Heroes of the Zeroes: Whale Rider
An emotionally potent combination of somber reality and soaring mythology, 2003’s “Whale Rider” glided around any traps into which it could possibly fall and, as a result, became a strong film about perception, obligation and self-awareness.
At the film’s center was an understated, quietly fierce debut from teen-aged Keisha Castle-Hughes, who took writer-director Niki Caro’s carefully drawn characterization and illuminated every frame. Much like “The Fast Runner (Atanarjuat),” “Whale Rider” welcomed viewers to a little-seen culture.
Castle-Hughes is Pai, a member of New Zealand’s Whangara tribe — for whom tradition dictates tribal chiefs must be first-born males. When a combination of tragic death, parental shame and broken cultural rules converge, it’s suggested Pai could be the one to buck gender tradition within the tribe. She’s intelligent, mindful of tradition and handier than most girls at repairing a boat motor.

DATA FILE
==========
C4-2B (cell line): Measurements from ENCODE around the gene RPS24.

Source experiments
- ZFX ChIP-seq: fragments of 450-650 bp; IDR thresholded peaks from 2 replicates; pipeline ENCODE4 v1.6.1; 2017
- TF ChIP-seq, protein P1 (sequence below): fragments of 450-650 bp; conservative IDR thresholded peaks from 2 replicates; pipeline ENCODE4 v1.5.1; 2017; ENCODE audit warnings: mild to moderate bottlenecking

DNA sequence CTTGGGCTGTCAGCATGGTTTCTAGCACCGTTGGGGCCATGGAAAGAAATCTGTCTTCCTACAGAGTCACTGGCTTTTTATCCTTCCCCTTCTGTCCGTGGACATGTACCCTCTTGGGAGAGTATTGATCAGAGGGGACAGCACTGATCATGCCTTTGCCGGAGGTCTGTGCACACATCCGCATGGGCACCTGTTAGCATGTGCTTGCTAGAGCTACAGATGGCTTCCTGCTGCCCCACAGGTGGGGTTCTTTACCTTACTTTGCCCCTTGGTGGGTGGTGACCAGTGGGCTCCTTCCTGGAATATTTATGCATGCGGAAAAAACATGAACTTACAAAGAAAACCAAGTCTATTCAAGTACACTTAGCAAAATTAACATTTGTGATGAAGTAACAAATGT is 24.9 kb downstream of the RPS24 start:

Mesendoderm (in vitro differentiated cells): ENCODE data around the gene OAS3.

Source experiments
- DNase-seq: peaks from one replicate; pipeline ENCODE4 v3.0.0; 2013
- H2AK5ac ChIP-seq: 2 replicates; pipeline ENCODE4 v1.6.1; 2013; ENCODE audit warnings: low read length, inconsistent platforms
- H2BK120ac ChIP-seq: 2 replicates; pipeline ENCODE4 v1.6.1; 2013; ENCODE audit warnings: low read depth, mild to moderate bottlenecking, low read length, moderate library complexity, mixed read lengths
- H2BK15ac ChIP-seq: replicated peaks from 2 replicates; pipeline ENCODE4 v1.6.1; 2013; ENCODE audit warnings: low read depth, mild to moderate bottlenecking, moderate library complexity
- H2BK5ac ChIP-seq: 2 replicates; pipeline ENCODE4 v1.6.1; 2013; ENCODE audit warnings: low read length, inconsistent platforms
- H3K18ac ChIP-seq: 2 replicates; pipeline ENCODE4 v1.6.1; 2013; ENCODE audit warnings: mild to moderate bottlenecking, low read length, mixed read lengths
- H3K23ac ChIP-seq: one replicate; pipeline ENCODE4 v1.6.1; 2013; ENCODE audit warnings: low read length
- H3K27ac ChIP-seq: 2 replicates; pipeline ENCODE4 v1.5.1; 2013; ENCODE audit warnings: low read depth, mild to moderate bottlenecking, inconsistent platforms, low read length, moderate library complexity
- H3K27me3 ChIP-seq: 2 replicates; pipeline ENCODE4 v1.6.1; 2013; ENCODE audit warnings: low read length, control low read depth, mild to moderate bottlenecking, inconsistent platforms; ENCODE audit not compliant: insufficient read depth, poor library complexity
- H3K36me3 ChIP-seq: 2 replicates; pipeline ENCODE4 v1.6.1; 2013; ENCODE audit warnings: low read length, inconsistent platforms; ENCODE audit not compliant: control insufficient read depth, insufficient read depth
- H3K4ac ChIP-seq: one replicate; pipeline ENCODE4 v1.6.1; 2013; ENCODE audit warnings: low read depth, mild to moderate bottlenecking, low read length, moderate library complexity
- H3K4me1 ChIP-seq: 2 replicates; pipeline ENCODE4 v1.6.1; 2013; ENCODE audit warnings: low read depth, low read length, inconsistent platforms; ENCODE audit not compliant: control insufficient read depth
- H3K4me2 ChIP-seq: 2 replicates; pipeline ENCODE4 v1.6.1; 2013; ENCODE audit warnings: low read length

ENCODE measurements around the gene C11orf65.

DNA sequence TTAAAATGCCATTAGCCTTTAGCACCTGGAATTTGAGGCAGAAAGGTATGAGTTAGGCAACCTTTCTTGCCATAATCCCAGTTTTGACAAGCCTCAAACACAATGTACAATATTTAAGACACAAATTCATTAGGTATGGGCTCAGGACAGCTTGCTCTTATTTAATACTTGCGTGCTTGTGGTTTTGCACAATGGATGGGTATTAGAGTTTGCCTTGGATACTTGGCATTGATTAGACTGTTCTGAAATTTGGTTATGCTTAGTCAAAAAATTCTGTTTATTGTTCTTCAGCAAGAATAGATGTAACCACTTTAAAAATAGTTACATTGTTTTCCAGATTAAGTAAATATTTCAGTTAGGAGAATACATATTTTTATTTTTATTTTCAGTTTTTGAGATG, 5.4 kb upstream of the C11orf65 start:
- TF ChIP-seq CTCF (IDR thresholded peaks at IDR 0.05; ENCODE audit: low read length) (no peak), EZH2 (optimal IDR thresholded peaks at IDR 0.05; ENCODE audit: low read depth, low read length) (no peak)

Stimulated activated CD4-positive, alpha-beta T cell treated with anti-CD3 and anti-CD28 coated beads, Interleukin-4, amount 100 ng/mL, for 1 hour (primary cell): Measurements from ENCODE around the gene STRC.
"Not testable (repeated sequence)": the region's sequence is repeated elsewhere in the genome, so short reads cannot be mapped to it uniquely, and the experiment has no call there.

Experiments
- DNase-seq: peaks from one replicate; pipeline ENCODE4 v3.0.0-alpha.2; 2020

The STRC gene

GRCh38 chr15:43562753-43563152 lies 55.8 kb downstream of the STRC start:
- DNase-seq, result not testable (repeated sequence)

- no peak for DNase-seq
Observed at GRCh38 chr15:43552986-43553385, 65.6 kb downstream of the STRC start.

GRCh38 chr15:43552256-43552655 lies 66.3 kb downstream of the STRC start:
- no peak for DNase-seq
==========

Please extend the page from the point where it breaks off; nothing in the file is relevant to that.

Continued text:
Caro complements beautiful images with equally shining moments that deal with the characters’ conflicts in forthright ways.
Yet, it’s through Pai and her strained relationship with Koro (Rawiri Paratene) — her grandfather and the village’s current chief, who blindly pursues another male successor — that “Whale Rider” essentially becomes a brilliant children’s film. It reinforces the importance of listening to generations above and below without being corny.
Caro focuses all along on the fact that Koro and Pai aren’t antagonistic, but they just can’t seem to connect with each other in the ways they want to as a family.
Weaving in gripping observations about culture, family and determination, “Whale Rider” developed into a triumph.